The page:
“Put the same kind of energy into that training as you’d put into learning something like a cardiac catheterization. You’ll get to where you can do it well every time,” says Wollner, who is director of palliative care for the Metropolitan Jewish Health System in New York City.

Wollner recommends a seven-step communication process outlined nearly 10 years ago by the Educating Physicians in End of Life Care (EPEC) project. The project - an effort by the American Medical Association and the Robert Wood Johnson Foundation - suggests that physicians approach patients to whom they must give bad news by:

  • Preparing. Choose a quiet, comfortable location where there will be no interruptions, turn off pagers and phones, and decide - asking the patient, if possible - who else should be in on the discussion. Adds Wollner, “Make sure you truly know all of the medical details of the patient’s case beforehand.”

  • Assessing. Find out what the patient already knows and wants to know. “Some people want every laboratory test, every fact you can give them, while others, often the elderly from other cultures, may say, ‘You’re the doctor, you decide’ or ‘Talk to my son or daughter,’” Wollner says.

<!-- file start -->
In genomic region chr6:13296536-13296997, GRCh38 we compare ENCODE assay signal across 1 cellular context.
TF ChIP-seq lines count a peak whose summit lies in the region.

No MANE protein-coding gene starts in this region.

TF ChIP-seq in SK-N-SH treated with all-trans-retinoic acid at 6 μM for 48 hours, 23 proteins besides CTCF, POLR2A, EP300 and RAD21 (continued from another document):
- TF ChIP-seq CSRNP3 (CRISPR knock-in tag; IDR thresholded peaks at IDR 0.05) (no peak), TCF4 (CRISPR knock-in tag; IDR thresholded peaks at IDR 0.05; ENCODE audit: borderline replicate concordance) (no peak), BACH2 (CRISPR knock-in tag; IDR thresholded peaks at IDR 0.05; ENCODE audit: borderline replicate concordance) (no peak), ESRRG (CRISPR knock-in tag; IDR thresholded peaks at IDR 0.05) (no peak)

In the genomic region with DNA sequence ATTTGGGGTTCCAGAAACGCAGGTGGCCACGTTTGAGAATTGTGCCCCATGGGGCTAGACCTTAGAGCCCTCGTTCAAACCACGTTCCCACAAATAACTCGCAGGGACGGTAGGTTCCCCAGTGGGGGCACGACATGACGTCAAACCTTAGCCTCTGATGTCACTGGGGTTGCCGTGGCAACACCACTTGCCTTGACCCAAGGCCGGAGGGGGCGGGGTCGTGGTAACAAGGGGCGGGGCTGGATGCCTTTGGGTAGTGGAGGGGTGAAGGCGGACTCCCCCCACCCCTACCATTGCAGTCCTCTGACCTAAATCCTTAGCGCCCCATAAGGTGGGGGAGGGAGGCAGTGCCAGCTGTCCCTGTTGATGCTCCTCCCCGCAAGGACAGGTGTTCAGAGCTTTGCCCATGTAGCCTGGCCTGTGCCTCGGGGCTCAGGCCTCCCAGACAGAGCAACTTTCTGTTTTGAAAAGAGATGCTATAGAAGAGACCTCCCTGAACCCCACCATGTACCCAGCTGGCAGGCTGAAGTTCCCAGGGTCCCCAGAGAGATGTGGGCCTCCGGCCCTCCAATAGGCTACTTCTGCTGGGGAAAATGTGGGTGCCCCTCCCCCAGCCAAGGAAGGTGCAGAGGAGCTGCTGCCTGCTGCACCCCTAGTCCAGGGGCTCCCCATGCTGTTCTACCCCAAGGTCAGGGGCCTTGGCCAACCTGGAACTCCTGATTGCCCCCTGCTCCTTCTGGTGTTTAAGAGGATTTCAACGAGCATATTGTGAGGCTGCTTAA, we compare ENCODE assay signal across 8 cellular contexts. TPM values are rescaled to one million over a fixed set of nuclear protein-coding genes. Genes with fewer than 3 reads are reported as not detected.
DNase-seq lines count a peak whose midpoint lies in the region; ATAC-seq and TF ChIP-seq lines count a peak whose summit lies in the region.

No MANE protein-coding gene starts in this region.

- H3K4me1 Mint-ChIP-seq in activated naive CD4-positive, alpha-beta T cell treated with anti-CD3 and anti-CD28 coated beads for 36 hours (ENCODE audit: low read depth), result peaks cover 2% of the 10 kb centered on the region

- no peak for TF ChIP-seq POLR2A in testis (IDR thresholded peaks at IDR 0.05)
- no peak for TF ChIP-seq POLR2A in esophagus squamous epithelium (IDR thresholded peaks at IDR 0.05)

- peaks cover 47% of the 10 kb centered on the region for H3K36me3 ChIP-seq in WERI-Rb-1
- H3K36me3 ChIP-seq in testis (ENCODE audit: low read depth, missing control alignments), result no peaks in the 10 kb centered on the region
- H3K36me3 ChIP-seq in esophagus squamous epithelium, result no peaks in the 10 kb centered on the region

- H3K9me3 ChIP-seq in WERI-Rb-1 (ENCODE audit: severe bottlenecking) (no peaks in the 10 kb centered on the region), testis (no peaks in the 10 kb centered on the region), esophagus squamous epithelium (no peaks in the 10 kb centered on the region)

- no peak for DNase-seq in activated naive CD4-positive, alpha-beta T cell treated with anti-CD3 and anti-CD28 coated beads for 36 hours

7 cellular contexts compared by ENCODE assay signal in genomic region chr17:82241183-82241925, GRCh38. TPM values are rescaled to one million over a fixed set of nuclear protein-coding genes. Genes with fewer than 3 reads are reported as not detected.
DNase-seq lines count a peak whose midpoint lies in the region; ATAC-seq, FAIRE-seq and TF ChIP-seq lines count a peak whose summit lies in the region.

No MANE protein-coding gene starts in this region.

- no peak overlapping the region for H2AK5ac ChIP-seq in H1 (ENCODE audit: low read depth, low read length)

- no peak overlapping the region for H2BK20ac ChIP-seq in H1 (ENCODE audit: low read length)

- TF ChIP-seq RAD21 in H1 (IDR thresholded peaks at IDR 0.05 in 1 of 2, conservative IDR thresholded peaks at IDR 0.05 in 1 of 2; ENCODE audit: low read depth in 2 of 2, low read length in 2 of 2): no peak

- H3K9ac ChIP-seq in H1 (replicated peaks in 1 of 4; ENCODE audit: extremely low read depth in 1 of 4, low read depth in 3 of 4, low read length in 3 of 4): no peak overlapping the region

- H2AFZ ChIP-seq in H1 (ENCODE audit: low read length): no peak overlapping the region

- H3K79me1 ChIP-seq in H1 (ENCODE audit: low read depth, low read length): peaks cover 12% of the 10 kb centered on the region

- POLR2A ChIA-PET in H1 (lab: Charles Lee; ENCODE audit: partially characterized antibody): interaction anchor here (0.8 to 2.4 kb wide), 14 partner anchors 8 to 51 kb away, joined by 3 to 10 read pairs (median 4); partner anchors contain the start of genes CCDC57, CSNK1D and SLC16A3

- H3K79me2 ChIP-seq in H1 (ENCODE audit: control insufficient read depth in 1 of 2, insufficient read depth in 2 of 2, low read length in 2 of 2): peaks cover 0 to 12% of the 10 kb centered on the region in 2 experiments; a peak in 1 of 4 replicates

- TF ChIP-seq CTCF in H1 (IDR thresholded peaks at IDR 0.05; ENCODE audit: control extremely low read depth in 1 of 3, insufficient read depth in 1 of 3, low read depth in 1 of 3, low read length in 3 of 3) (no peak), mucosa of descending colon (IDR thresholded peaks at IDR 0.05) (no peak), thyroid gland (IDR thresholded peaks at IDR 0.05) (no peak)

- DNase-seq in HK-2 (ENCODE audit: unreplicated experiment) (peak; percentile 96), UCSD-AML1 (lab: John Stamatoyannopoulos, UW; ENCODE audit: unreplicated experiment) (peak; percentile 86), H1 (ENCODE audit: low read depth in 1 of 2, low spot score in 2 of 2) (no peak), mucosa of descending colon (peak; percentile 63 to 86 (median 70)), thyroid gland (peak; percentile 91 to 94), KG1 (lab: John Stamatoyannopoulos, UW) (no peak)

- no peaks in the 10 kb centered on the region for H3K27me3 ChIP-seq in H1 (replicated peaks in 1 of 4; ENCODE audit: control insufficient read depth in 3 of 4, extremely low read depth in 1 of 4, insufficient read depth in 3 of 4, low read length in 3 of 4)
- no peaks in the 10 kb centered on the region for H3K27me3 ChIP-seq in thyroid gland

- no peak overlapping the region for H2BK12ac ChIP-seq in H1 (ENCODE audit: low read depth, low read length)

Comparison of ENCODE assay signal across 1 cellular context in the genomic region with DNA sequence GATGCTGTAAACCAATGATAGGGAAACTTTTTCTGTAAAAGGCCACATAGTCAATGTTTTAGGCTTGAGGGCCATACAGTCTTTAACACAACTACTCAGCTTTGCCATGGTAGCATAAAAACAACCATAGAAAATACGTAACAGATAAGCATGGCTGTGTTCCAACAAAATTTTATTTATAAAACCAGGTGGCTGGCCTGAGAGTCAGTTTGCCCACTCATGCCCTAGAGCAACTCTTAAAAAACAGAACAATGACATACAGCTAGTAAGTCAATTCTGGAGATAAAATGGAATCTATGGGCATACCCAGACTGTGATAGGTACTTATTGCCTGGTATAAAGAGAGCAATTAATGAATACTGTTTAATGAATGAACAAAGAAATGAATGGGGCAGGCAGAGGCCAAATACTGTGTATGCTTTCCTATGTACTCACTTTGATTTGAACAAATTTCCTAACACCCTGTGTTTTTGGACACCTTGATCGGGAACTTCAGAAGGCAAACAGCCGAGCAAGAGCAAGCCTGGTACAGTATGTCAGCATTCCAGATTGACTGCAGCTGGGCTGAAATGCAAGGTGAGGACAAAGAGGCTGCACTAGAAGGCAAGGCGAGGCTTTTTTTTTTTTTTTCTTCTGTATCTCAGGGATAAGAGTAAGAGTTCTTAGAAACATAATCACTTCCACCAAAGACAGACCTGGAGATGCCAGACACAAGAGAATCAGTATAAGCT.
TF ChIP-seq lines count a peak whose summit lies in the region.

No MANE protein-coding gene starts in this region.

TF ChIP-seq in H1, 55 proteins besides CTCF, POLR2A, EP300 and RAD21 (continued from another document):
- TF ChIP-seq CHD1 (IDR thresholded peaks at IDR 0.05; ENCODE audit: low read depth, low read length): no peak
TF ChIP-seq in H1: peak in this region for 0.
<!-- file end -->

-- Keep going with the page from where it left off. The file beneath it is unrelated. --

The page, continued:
• Warning. Old calls this “firing a warning shot.” It is simply saying, “I have some bad news.”

  • Describing. Present the facts of the case in a succinct but caring way and in terms that patients with no medical background will easily understand. Don’t talk for too long, suggests Thomas McCormick, a medical ethicist at the University of Washington School of Medicine in Seattle. “After you say a word like ‘cancer’ they aren’t going to hear much of what comes after that,” he says.

  • Pausing. Sit quietly until the patient responds to the news. How long should you wait? It may feel like an eternity to you but imagine what it feels like for the patient, says Old. If there is no response he suggests asking, “Can you tell me what you are thinking about?”

  • Validating. In addition to assessing the patient’s emotional response and answering questions, try to empathize with the feelings expressed. When answering questions, give the information in small chunks, Old says.

  • Planning. Always end the discussion by presenting a follow-up plan. This can be as simple as setting up another discussion later in the day. “You want to ensure continuity of care for the patient, give a clear picture of the next steps, and make sure somebody is around to answer questions,” Wollner says.

What about you?